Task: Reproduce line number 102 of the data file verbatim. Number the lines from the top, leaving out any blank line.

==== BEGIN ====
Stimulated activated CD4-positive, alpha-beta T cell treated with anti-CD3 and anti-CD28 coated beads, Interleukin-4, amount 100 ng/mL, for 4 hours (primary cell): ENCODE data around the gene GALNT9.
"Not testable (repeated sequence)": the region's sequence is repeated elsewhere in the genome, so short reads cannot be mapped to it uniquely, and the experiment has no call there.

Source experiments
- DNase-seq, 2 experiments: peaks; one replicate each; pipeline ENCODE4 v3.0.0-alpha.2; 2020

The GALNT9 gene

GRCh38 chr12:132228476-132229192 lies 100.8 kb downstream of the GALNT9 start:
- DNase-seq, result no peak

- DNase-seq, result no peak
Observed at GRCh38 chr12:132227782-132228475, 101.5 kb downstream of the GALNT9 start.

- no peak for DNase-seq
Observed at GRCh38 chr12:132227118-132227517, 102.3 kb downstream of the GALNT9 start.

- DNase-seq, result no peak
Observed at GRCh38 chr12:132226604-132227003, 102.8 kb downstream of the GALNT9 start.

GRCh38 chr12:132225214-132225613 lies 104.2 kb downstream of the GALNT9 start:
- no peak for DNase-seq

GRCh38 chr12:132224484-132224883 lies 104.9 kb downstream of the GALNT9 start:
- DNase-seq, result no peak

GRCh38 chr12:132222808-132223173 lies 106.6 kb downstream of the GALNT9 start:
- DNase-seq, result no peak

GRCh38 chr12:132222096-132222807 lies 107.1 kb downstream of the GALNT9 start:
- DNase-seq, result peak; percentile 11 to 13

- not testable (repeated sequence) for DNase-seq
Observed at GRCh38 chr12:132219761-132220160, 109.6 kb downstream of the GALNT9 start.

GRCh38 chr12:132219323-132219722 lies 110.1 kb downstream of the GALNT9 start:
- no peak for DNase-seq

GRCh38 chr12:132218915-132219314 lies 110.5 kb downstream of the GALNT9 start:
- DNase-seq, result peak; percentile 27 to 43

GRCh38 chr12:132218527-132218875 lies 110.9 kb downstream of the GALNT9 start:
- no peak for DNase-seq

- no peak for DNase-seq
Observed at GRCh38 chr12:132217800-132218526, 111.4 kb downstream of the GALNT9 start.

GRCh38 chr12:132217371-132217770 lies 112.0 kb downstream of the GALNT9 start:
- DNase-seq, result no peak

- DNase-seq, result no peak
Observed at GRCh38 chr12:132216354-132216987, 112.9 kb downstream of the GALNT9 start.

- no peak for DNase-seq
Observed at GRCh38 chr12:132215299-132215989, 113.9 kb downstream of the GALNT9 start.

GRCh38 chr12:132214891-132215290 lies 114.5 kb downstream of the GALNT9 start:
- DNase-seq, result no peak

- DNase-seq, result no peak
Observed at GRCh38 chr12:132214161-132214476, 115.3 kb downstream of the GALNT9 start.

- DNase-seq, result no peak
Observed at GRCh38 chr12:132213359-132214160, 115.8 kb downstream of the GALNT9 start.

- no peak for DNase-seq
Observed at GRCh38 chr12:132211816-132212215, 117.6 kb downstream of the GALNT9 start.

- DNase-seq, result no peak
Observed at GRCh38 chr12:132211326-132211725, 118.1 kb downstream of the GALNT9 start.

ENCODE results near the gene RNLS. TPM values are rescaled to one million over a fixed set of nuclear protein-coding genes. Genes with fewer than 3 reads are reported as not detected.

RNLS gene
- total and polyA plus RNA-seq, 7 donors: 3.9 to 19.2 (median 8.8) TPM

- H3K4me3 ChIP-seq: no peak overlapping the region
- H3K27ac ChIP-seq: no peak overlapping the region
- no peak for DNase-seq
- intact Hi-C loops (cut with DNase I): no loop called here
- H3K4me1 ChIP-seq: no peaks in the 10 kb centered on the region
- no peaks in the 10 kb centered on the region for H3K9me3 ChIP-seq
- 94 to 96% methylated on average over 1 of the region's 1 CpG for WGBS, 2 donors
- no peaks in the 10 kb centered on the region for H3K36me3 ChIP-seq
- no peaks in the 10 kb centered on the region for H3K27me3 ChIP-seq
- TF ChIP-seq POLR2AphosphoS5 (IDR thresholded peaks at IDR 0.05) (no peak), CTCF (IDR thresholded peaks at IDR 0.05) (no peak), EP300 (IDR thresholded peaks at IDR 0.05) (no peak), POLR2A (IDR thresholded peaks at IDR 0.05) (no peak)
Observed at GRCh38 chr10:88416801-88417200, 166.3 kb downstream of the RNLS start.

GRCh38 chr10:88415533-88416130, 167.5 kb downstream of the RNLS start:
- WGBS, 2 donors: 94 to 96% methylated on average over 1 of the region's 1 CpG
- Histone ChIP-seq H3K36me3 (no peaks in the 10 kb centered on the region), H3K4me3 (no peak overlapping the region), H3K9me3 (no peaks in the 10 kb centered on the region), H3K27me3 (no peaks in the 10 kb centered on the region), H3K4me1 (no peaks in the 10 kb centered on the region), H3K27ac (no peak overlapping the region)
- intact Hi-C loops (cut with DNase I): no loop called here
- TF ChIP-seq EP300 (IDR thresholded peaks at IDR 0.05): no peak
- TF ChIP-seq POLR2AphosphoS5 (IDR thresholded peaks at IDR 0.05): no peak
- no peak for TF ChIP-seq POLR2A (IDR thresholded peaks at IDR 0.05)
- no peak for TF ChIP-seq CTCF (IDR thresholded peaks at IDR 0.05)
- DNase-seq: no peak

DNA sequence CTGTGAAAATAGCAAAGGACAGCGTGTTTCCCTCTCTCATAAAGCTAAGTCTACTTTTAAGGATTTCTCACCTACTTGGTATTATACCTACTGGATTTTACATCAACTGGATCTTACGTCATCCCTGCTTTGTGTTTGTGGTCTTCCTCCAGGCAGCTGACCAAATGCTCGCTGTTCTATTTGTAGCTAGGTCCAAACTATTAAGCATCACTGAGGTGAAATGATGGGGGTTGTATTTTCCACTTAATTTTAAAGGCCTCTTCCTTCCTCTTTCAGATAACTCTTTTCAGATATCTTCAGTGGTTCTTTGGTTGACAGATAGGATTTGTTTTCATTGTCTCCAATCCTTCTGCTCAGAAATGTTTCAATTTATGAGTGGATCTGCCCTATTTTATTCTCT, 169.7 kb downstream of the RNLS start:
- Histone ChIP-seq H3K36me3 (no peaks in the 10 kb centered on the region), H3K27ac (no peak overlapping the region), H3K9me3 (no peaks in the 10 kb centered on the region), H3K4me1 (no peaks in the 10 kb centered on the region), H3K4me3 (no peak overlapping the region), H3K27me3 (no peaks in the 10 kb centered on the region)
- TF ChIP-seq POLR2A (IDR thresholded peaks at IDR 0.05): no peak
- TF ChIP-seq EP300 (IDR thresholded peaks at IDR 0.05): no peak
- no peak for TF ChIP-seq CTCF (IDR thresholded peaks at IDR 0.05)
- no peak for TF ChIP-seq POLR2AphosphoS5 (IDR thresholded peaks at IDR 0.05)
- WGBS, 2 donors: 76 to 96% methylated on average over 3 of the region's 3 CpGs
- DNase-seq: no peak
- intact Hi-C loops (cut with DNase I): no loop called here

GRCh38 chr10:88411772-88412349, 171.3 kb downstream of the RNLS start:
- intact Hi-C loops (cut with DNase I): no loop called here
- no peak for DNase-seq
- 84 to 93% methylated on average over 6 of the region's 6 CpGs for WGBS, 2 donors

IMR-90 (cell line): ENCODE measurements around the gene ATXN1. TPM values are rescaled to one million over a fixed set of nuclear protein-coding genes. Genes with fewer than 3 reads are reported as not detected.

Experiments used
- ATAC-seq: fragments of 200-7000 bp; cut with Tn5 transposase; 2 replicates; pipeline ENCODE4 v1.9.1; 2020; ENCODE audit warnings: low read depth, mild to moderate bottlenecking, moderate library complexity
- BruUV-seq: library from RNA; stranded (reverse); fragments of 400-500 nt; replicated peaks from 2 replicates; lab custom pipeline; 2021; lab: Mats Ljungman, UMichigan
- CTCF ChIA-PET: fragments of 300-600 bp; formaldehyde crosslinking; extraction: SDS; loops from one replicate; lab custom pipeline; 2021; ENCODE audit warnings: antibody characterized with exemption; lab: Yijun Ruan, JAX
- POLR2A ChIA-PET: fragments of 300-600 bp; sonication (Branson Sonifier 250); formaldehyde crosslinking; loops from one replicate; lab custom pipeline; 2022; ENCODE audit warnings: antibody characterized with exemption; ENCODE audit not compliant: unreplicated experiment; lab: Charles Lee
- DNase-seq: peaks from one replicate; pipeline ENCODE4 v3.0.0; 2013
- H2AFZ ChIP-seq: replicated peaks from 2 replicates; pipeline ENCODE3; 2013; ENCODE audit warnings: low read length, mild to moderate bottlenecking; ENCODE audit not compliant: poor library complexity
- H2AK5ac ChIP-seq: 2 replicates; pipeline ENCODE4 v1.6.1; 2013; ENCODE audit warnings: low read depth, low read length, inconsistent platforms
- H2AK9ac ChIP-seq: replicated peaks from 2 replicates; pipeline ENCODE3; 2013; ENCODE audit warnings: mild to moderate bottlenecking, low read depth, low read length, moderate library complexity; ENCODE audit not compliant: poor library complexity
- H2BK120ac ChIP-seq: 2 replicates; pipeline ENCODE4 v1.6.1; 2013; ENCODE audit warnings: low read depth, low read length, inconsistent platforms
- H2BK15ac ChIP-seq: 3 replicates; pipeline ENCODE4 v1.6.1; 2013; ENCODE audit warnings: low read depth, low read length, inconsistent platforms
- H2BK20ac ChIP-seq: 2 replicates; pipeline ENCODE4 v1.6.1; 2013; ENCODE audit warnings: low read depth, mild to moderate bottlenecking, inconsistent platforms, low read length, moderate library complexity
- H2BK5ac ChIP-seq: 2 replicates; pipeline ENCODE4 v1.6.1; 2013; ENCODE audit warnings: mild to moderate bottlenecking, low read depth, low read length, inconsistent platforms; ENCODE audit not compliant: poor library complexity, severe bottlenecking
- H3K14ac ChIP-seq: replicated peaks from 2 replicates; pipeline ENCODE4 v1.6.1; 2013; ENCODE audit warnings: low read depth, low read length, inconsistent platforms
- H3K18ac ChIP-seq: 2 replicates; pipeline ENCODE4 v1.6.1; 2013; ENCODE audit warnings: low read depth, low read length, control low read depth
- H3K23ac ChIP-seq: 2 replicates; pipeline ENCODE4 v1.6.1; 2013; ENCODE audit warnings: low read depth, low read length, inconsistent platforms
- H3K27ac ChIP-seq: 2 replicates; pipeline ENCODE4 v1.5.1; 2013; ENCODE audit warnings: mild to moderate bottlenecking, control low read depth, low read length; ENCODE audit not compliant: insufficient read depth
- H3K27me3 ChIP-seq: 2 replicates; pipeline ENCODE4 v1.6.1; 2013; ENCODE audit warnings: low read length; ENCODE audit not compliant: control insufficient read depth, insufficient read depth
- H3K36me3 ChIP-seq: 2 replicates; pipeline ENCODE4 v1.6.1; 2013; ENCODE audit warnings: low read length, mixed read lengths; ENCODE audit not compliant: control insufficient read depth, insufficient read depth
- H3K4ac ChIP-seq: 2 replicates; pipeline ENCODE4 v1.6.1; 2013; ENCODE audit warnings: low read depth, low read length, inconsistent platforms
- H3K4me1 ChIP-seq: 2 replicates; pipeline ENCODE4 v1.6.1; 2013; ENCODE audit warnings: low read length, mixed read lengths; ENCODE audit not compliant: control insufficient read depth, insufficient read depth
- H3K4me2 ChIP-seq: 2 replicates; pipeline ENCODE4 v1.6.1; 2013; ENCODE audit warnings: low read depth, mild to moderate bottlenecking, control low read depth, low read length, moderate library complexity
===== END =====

- H3K27me3 ChIP-seq: 2 replicates; pipeline ENCODE4 v1.6.1; 2013; ENCODE audit warnings: low read length; ENCODE audit not compliant: control insufficient read depth, insufficient read depth